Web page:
Working Girl

Valerie June always knew how to work hard for what she wanted; she just didn't know it would pay off so well

Working Girl
Tennessee-born Valerie June brings her haunting voice to the Bartlett Monday.

Valerie June has worked her ass off to make it. Not that the self–described "organic moonshine roots" musician is complaining about it.

"My parents taught their children that we had to make our own way in this world, that no one was going to give us anything," says June earlier this week from her home in the Williamsburg section of Brooklyn, New York.

As a kid growing up in Jackson, Tennessee, she cleaned bricks for her father's construction business. Later, she passed out flyers for his music promotion company. Moving to Memphis days after graduating from high school, she hawked caffeine at competing coffeehouses and worked as a clerk at an herb store called Maggie's Pharm. Meanwhile, she was always singing and writing and teaching herself to play the guitar, which she never had the luxury of learning during her childhood.

"I wanted to get to a place where I could afford to just sit with my guitar and learn," she says in a breathy Southern drawl. For years, she would wait for that day to come.

"One of my biggest challenges is getting over myself. That's why it's so good to be on the road," admits June, who has been touring almost nonstop for two years. "You might say to yourself that you can't perform that day, but you have to do it. I'm constantly reminding myself I'm following my dream."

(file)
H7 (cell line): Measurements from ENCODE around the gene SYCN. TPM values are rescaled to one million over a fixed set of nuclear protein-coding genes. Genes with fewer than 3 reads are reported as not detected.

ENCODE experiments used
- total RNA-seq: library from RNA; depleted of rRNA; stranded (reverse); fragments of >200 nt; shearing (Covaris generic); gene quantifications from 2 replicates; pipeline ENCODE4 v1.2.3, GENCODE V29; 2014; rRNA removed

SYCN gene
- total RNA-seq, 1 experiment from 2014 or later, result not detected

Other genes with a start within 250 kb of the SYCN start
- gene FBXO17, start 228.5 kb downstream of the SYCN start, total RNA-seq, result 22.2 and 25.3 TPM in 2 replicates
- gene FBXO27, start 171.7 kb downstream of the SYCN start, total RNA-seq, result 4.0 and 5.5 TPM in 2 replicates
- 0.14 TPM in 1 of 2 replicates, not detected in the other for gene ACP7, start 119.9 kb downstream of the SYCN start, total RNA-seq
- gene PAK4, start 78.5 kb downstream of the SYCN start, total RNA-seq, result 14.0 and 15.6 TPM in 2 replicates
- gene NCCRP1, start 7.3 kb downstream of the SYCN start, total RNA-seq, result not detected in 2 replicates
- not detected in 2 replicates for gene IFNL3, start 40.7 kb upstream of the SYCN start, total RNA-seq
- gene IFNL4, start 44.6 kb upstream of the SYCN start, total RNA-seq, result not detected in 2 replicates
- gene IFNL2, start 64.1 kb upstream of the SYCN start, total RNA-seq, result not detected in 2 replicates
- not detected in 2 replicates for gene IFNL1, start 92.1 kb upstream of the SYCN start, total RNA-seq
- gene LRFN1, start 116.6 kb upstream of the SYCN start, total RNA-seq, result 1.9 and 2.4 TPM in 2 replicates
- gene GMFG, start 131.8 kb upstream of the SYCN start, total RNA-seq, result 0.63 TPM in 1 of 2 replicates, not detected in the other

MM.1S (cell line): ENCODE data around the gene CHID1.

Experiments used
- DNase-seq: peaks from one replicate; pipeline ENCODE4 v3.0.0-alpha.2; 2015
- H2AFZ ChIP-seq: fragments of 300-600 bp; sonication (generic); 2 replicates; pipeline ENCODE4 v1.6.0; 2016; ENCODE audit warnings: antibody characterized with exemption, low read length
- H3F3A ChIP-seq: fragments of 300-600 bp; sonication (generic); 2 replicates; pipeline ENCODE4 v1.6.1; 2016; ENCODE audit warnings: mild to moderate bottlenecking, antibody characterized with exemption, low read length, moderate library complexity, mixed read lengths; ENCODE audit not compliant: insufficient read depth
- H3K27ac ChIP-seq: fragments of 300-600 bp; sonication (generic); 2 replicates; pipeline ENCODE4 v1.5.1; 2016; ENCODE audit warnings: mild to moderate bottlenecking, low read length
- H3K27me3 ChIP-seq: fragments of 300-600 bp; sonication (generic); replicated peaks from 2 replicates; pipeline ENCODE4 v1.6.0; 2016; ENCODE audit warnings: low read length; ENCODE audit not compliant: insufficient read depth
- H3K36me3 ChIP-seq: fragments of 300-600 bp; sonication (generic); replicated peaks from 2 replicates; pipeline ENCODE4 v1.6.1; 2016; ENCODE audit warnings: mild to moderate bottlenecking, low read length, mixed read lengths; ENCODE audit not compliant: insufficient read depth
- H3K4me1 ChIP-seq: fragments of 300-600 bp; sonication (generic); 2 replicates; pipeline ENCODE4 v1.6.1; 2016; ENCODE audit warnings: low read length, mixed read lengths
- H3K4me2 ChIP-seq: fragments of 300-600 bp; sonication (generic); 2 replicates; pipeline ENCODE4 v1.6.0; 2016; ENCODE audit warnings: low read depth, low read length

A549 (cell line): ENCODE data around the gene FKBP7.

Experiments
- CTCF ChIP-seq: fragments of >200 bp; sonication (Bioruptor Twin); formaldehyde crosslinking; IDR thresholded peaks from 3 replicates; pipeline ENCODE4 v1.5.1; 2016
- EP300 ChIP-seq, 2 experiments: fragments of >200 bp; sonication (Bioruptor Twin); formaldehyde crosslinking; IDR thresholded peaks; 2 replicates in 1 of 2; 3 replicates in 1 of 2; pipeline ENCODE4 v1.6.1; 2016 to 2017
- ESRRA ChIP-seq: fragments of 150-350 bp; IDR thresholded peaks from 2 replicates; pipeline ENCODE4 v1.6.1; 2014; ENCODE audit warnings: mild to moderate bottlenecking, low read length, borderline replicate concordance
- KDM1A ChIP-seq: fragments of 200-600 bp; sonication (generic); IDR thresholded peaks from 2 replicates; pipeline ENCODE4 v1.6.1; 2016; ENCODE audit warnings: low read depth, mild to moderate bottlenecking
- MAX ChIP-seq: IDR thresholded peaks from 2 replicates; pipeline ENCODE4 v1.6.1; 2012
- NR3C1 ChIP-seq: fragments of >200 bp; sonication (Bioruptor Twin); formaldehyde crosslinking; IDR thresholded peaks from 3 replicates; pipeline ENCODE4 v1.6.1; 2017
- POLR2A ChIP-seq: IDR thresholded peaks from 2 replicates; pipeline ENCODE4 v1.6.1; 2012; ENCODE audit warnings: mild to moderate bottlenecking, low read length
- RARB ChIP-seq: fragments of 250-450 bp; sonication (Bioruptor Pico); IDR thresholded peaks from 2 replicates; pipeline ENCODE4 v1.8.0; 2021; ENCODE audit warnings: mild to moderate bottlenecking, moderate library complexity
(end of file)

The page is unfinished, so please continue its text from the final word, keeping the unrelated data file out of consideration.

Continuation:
She says that from a young age, singing always made her "feel good," even when she knew she sounded like no one else.

"Growing up, when people heard me singing, they wondered, 'When can she wrap that up?'" June remembers.

But once she got ahold of some old roots records, she realized there were other women out there who sounded like her, with that nasally, profoundly affected and haunted voice; they were just from the 1920s and '30s.

Now in her early 30s (she wouldn't specify her age, but she was born in 1982), her voice has caught on with enough folks that she was able to raise $15,000 through Kickstarter in 2011. That resulted in her first album as a signed artist, 2013's Pushin' Against a Stone, which Dan Auerbach (Black Keys) and Kevin Augunas (Lumineers, Cold War Kids) co-produced and Auerbach helped write.

Recently, June opened for soul musician Booker T. Jones in Australia.

"His wife told me that every time they're at an airport they tell each other, 'Welcome home, honey,'" June recalls.

As she's been on the road for so long, the joke caused June to contemplate the situation of her own home.

"And then it came to me," she says. "My home is on stage. It took a long time to get there, but now I know it's where I belong." ♦

Valerie June with Jenn Grant • Mon, Aug. 4, 8 pm $10/$12 day of • All-ages • The Bartlett • 228 W. Sprague

Traditions of Christmas @ Kroc Center

Fri., Dec. 9, 7 p.m., Sat., Dec. 10, 3 & 7 p.m., Sun., Dec. 11, 2 & 5 p.m., Fri., Dec. 16, 7 p.m., Sat., Dec. 17, 12, 3 & 7 p.m., Sun., Dec. 18, 2 & 5 p.m., Wed., Dec. 21, 7 p.m. and Thu., Dec. 22, 3 & 7 p.m.
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About The Author

Laura Johnson

Laura moved to the great Inland Pacific Northwest this summer. She is the Inlander's new music editor.